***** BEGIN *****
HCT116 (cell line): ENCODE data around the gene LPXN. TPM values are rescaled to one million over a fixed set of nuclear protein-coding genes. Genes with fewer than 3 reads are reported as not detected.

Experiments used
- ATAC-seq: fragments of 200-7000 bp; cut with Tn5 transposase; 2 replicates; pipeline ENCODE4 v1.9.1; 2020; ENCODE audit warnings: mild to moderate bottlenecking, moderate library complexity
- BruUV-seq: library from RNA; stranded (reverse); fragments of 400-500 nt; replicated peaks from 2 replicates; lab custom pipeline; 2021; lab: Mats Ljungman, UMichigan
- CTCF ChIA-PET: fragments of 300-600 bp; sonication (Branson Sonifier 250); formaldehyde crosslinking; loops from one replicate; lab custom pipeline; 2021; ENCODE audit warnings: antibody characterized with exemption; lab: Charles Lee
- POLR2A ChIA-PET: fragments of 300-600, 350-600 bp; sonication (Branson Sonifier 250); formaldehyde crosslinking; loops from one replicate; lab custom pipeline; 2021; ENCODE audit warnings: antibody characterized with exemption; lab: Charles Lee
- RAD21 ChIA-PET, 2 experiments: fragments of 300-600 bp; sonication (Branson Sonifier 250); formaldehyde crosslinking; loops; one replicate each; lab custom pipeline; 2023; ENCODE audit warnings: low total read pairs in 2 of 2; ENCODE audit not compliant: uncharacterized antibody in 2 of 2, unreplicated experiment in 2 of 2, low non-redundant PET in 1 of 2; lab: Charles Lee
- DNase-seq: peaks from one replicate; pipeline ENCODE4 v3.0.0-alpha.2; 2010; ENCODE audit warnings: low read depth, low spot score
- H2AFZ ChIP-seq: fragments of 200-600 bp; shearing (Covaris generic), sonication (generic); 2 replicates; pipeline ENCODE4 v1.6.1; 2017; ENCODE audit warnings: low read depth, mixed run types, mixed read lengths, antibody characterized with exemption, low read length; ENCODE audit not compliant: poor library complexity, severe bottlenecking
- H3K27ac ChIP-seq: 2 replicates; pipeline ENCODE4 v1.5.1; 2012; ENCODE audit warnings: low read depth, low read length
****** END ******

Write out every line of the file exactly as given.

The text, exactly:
HCT116 (cell line): ENCODE data around the gene LPXN. TPM values are rescaled to one million over a fixed set of nuclear protein-coding genes. Genes with fewer than 3 reads are reported as not detected.

Experiments used
- ATAC-seq: fragments of 200-7000 bp; cut with Tn5 transposase; 2 replicates; pipeline ENCODE4 v1.9.1; 2020; ENCODE audit warnings: mild to moderate bottlenecking, moderate library complexity
- BruUV-seq: library from RNA; stranded (reverse); fragments of 400-500 nt; replicated peaks from 2 replicates; lab custom pipeline; 2021; lab: Mats Ljungman, UMichigan
- CTCF ChIA-PET: fragments of 300-600 bp; sonication (Branson Sonifier 250); formaldehyde crosslinking; loops from one replicate; lab custom pipeline; 2021; ENCODE audit warnings: antibody characterized with exemption; lab: Charles Lee
- POLR2A ChIA-PET: fragments of 300-600, 350-600 bp; sonication (Branson Sonifier 250); formaldehyde crosslinking; loops from one replicate; lab custom pipeline; 2021; ENCODE audit warnings: antibody characterized with exemption; lab: Charles Lee
- RAD21 ChIA-PET, 2 experiments: fragments of 300-600 bp; sonication (Branson Sonifier 250); formaldehyde crosslinking; loops; one replicate each; lab custom pipeline; 2023; ENCODE audit warnings: low total read pairs in 2 of 2; ENCODE audit not compliant: uncharacterized antibody in 2 of 2, unreplicated experiment in 2 of 2, low non-redundant PET in 1 of 2; lab: Charles Lee
- DNase-seq: peaks from one replicate; pipeline ENCODE4 v3.0.0-alpha.2; 2010; ENCODE audit warnings: low read depth, low spot score
- H2AFZ ChIP-seq: fragments of 200-600 bp; shearing (Covaris generic), sonication (generic); 2 replicates; pipeline ENCODE4 v1.6.1; 2017; ENCODE audit warnings: low read depth, mixed run types, mixed read lengths, antibody characterized with exemption, low read length; ENCODE audit not compliant: poor library complexity, severe bottlenecking
- H3K27ac ChIP-seq: 2 replicates; pipeline ENCODE4 v1.5.1; 2012; ENCODE audit warnings: low read depth, low read length